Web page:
The HSE is also working to adapt skill-mix to assist in providing more timely access for patients. This involves using orthodontic therapists working under the supervision of specialist orthodontists. Two orthodontic therapists are in place, with a further two are in training and the HSE plan to extend this initiative.

The national approach to future oral health service provision, including orthodontics, will be informed by the National Oral Health Policy which is currently being developed by my Department. The target-date for completion of this policy is late 2017.

Medicinal Products Reimbursement

Ceisteanna (29)

James Lawless

Ceist:

29. Deputy James Lawless asked the Minister for Health the number of applications for the addition of a new medicine to the reimbursement list that are being processed as of 1 March 2017; the number of applications in process on the same date in 2015 and 2016; and if he will make a statement on the matter. [12130/17]

Amharc ar fhreagra

Freagraí scríofa (Ceist ar Health)

The HSE has informed me that there were 40 applications for the addition of new chemical entities ongoing as at 1 March 2017. A new chemical entity is a medicine that is not classified as a new generic, new biosimilar or new parallel imported or parallel distributed medicine.

The HSE reports the number of new applications on an annual basis. The HSE has stated that, in 2015 and 2016, there were 63 and 82 applications respectively for new chemical entities. The HSE further advises that 20 to 50 applications would be expected to be ongoing at all times for new medicines and new indications for existing medicines.

Hospitals Funding

Ceisteanna (30)

Eoin Ó Broin

Ceist:

30. Deputy Eoin Ó Broin asked the Minister for Health the additional public funding that would be required to replace private income in public hospitals at current levels; the details of private incomes in public hospitals and hospital groups in each of the past five years; and if he will make a statement on the matter. [11895/17]

Amharc ar fhreagra

Freagraí scríofa (Ceist ar Health)

Private patient income in public hospitals was €626m in 2016. This is exclusive of private patient consultant fees which are remitted directly to the treating consultant.

Over €2.7 billion income from private patient fees has been generated in public hospitals over the last 5 years. A detailed breakdown of this income by Hospital Group and individual hospital for each of the last 5 years is being provided directly to the Deputy.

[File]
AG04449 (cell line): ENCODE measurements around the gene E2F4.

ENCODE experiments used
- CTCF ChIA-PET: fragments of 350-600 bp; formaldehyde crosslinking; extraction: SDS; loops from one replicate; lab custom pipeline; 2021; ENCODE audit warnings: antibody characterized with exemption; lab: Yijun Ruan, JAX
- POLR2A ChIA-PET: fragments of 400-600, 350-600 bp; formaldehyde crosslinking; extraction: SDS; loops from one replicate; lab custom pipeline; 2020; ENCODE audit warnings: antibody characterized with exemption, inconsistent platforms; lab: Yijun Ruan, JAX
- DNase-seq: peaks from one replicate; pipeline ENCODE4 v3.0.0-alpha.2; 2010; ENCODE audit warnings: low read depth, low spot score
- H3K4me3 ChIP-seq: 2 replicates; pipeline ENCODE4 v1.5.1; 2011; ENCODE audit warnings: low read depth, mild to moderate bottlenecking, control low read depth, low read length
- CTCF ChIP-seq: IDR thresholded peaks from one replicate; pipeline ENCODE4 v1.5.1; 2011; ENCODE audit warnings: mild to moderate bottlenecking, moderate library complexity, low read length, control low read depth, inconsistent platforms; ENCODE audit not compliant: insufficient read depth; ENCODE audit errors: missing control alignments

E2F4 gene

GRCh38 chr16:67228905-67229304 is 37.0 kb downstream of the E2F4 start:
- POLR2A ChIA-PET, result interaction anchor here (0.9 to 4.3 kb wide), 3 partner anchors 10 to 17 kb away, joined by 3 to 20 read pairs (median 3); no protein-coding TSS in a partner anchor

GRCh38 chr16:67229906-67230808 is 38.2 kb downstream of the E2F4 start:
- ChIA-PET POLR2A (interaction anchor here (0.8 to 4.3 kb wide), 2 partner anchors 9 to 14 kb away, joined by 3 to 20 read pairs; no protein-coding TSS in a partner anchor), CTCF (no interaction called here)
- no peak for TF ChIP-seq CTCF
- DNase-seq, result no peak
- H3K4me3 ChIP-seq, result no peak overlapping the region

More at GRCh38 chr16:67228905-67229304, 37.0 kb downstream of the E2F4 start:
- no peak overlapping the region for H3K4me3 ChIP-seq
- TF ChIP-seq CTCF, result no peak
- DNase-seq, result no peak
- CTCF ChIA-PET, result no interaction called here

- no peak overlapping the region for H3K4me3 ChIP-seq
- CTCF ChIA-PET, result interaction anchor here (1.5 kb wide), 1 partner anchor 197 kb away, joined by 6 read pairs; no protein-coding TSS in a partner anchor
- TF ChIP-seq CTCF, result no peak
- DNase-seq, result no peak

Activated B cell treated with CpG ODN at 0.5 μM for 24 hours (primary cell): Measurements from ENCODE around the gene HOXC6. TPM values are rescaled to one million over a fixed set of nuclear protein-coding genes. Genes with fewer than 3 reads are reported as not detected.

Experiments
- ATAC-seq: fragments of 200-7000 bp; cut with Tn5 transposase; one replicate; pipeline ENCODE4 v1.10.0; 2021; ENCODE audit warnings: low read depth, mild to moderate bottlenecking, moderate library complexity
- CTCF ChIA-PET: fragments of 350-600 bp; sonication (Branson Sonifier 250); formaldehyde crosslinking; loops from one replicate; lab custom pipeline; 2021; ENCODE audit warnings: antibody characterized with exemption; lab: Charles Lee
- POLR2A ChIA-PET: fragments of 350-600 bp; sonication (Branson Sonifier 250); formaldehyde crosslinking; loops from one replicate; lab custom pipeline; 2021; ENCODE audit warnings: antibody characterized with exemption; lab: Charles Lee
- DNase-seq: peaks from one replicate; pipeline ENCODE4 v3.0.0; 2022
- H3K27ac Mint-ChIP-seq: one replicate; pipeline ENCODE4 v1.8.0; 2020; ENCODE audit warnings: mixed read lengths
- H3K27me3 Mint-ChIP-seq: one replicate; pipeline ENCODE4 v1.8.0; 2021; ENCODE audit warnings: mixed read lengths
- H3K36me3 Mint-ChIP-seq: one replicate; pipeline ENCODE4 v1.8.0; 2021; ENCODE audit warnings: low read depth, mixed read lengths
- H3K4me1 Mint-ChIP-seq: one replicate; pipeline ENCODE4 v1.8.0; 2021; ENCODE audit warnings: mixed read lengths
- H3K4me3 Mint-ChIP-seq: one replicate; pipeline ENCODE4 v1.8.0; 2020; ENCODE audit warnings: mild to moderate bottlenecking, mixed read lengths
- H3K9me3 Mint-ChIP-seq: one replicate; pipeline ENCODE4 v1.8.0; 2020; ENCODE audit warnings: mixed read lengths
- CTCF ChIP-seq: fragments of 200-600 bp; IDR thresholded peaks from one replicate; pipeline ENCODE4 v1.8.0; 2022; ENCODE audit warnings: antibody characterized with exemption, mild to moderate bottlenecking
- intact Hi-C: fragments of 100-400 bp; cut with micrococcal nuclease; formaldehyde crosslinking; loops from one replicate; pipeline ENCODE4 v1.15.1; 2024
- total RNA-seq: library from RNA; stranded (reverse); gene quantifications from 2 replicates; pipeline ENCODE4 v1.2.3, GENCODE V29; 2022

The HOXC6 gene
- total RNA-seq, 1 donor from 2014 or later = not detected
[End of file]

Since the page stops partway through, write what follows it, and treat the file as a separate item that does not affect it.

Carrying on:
At the simplest level, an additional €626m in public funding would be required to replace private income in public hospitals. However, there are also a range of potential indirect costs which it is not possible to quantify. For example, certain categories of hospital consultant enjoy rights to treat private patients in public hospitals and to receive fees directly for doing so. Elimination of private practice in public hospitals might have implications for the attractiveness of consultant appointments in public hospitals, and the salary levels required to successfully attract consultants generally or in particular specialties.

Ambulance Service

Ceisteanna (31)

Pat Buckley

Ceist:

31. Deputy Pat Buckley asked the Minister for Health his views on the ongoing issues with the ambulance service in Midleton, County Cork; and if he will make a statement on the matter. [12038/17]

Amharc ar fhreagra

Freagraí scríofa (Ceist ar Health)

The National Ambulance Service (NAS) is committed to providing a quality ambulance service to the Midleton area. Work is underway to relocate the Midleton station to a more suitable location in Midleton with direct access to the road infrastructure transport arteries. This move is scheduled for the second quarter of this year. I am advised that the current station will remain in operation until the new station opens.

The Deputy may wish to note that, services to the Midleton area are not exclusively provided by staff based at the Midleton station. NAS is moving to a policy of dynamic deployment, where vehicles are strategically located where they are most likely to be required, rather than located at a particular station. Under this policy of dynamic deployment, Midleton is supported by other NAS ambulance bases in East Cork, Cork City, West Waterford and South Tipperary, and resources are dispatched using the Advanced Medical Priority Dispatch System (AMPDS). The AMPDS uses international standards and protocols to determine the priority level of each emergency call which ensures life threatening situations receive an immediate and appropriate response.

Mental Health Services Staff

Ceisteanna (32)

Pat Casey

Ceist:

32. Deputy Pat Casey asked the Minister for Health the targets in place for the recruitment of CAMHS personnel in CHO 7 during 2017. [12109/17]

Amharc ar fhreagra